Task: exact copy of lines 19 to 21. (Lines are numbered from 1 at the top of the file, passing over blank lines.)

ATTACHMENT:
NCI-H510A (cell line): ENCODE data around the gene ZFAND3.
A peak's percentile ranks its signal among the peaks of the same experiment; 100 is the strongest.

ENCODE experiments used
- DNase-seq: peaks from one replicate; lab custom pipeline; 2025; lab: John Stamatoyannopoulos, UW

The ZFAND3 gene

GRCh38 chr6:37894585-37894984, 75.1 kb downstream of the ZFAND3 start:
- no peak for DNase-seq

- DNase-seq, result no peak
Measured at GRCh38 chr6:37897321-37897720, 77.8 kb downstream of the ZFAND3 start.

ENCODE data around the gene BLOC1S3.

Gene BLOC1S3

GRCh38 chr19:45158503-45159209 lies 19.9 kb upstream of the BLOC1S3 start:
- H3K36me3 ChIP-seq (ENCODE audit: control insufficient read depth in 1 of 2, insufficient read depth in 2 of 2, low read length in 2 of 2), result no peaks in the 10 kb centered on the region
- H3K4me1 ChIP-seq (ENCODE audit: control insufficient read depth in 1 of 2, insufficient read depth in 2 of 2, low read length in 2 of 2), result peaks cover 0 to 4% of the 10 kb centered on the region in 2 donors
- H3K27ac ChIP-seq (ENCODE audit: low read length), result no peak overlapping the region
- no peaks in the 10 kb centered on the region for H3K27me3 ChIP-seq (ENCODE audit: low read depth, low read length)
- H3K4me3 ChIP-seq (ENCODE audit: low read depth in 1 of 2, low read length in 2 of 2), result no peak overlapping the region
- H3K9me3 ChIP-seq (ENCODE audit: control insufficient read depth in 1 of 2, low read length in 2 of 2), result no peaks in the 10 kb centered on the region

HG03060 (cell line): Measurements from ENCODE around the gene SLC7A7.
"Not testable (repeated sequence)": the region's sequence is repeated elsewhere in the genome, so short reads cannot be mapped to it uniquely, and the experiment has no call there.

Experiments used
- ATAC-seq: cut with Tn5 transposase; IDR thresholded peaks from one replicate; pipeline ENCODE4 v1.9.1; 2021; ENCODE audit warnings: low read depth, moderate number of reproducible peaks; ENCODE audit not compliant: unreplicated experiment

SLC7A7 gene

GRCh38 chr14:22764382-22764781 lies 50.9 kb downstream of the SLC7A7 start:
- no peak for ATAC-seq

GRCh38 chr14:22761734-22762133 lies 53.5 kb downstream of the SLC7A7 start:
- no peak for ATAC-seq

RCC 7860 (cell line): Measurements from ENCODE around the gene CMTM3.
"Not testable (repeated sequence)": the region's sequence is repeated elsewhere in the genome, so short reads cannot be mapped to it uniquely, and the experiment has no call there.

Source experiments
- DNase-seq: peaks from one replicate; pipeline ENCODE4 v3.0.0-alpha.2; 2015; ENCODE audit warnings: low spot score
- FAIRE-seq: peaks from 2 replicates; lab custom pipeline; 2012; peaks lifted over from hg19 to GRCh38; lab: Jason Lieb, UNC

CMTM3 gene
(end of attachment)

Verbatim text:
HG03060 (cell line): Measurements from ENCODE around the gene SLC7A7.
"Not testable (repeated sequence)": the region's sequence is repeated elsewhere in the genome, so short reads cannot be mapped to it uniquely, and the experiment has no call there.

Experiments used